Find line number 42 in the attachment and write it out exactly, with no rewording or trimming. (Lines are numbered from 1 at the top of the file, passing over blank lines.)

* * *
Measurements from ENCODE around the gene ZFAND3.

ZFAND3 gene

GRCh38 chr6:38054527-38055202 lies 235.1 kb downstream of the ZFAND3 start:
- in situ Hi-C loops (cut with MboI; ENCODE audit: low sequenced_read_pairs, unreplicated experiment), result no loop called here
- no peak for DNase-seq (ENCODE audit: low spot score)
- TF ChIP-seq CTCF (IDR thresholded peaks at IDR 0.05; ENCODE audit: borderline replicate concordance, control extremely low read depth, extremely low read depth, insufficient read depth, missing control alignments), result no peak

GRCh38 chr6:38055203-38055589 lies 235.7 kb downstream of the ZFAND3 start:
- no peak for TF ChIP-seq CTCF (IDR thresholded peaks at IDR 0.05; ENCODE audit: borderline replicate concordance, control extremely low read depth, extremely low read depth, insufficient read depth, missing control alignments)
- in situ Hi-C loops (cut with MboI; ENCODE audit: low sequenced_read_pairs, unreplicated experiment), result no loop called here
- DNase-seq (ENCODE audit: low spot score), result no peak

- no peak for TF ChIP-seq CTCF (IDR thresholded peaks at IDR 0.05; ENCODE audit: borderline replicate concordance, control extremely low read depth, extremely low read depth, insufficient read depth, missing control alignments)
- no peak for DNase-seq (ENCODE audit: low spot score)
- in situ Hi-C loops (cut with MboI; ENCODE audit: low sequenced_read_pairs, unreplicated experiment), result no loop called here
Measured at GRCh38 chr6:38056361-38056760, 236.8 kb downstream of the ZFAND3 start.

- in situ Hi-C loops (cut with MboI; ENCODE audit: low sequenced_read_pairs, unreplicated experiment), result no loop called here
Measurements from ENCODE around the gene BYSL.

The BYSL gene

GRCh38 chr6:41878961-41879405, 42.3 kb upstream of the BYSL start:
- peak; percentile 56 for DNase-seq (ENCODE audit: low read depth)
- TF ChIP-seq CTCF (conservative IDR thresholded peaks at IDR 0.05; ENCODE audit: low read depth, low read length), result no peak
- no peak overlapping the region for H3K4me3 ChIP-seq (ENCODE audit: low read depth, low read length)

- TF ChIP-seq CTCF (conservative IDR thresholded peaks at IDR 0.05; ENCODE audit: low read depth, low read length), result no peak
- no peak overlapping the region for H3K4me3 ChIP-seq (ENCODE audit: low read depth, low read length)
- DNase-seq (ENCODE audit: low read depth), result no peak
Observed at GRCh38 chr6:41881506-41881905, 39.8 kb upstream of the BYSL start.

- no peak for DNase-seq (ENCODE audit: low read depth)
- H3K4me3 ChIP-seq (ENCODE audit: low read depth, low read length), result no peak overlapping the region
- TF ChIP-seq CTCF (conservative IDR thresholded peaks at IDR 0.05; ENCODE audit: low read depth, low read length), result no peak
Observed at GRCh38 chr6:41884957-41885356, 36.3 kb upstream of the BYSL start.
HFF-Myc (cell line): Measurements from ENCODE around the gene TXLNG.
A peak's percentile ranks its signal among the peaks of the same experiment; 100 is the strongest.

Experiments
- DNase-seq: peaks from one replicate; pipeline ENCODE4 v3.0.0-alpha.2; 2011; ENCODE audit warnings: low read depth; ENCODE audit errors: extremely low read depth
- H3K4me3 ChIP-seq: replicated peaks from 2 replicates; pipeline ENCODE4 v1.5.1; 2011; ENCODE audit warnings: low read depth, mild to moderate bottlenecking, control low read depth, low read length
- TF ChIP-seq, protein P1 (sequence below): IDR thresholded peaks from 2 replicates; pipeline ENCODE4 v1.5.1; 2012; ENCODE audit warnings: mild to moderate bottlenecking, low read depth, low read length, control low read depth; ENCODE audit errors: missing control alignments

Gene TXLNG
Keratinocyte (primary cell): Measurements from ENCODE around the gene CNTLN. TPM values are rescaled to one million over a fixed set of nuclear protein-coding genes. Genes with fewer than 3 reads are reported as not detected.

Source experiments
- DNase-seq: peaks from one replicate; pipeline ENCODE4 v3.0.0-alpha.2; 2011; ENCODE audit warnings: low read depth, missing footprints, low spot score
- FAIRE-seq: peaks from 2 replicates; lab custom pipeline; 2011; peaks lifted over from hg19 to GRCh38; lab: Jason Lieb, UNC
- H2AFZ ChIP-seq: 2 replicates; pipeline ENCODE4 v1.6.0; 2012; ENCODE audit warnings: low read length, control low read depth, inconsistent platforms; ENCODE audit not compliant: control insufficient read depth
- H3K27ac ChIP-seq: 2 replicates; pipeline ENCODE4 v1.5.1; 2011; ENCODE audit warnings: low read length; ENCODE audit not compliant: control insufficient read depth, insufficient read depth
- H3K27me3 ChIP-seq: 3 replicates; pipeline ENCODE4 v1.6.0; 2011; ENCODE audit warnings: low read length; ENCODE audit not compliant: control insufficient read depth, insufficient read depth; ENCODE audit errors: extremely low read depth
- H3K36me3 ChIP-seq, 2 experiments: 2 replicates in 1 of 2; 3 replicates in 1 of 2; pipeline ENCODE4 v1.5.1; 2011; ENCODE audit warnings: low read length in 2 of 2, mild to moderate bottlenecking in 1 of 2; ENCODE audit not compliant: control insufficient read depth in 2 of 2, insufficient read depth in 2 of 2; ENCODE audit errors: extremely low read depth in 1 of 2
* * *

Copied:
- H3K27ac ChIP-seq: 2 replicates; pipeline ENCODE4 v1.5.1; 2011; ENCODE audit warnings: low read length; ENCODE audit not compliant: control insufficient read depth, insufficient read depth